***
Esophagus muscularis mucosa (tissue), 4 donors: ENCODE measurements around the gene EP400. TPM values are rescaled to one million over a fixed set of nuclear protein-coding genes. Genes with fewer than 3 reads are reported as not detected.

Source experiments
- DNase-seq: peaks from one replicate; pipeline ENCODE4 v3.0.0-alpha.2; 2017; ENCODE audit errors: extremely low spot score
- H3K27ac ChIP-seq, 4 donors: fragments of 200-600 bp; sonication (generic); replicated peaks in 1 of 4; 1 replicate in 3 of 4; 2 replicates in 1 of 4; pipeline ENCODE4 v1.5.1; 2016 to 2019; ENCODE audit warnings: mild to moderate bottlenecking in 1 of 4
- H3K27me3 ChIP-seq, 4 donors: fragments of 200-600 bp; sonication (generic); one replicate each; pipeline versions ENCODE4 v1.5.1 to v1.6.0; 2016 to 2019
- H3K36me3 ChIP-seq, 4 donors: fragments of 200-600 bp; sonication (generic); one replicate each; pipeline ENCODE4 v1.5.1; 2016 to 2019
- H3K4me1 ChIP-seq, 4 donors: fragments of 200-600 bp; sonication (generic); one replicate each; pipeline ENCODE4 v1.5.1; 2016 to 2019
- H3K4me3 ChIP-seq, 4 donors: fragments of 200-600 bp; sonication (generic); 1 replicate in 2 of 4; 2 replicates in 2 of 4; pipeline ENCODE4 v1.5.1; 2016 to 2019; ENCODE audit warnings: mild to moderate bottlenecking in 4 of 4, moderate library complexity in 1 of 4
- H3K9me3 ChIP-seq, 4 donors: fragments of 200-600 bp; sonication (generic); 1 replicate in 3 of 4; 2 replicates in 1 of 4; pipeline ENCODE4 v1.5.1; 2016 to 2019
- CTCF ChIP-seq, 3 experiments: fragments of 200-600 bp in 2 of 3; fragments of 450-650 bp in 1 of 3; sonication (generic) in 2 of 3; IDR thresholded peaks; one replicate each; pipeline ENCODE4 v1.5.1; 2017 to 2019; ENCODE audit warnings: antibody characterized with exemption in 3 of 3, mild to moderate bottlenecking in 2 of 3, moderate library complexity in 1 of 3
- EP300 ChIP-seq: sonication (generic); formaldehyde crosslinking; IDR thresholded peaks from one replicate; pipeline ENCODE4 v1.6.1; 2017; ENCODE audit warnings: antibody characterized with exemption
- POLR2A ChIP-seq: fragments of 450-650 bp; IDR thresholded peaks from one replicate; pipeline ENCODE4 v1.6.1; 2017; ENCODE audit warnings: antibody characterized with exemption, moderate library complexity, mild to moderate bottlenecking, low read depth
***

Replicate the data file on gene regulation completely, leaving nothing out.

Esophagus muscularis mucosa (tissue), 4 donors: ENCODE measurements around the gene EP400. TPM values are rescaled to one million over a fixed set of nuclear protein-coding genes. Genes with fewer than 3 reads are reported as not detected.

Source experiments
- DNase-seq: peaks from one replicate; pipeline ENCODE4 v3.0.0-alpha.2; 2017; ENCODE audit errors: extremely low spot score
- H3K27ac ChIP-seq, 4 donors: fragments of 200-600 bp; sonication (generic); replicated peaks in 1 of 4; 1 replicate in 3 of 4; 2 replicates in 1 of 4; pipeline ENCODE4 v1.5.1; 2016 to 2019; ENCODE audit warnings: mild to moderate bottlenecking in 1 of 4
- H3K27me3 ChIP-seq, 4 donors: fragments of 200-600 bp; sonication (generic); one replicate each; pipeline versions ENCODE4 v1.5.1 to v1.6.0; 2016 to 2019
- H3K36me3 ChIP-seq, 4 donors: fragments of 200-600 bp; sonication (generic); one replicate each; pipeline ENCODE4 v1.5.1; 2016 to 2019
- H3K4me1 ChIP-seq, 4 donors: fragments of 200-600 bp; sonication (generic); one replicate each; pipeline ENCODE4 v1.5.1; 2016 to 2019
- H3K4me3 ChIP-seq, 4 donors: fragments of 200-600 bp; sonication (generic); 1 replicate in 2 of 4; 2 replicates in 2 of 4; pipeline ENCODE4 v1.5.1; 2016 to 2019; ENCODE audit warnings: mild to moderate bottlenecking in 4 of 4, moderate library complexity in 1 of 4
- H3K9me3 ChIP-seq, 4 donors: fragments of 200-600 bp; sonication (generic); 1 replicate in 3 of 4; 2 replicates in 1 of 4; pipeline ENCODE4 v1.5.1; 2016 to 2019
- CTCF ChIP-seq, 3 experiments: fragments of 200-600 bp in 2 of 3; fragments of 450-650 bp in 1 of 3; sonication (generic) in 2 of 3; IDR thresholded peaks; one replicate each; pipeline ENCODE4 v1.5.1; 2017 to 2019; ENCODE audit warnings: antibody characterized with exemption in 3 of 3, mild to moderate bottlenecking in 2 of 3, moderate library complexity in 1 of 3
- EP300 ChIP-seq: sonication (generic); formaldehyde crosslinking; IDR thresholded peaks from one replicate; pipeline ENCODE4 v1.6.1; 2017; ENCODE audit warnings: antibody characterized with exemption
- POLR2A ChIP-seq: fragments of 450-650 bp; IDR thresholded peaks from one replicate; pipeline ENCODE4 v1.6.1; 2017; ENCODE audit warnings: antibody characterized with exemption, moderate library complexity, mild to moderate bottlenecking, low read depth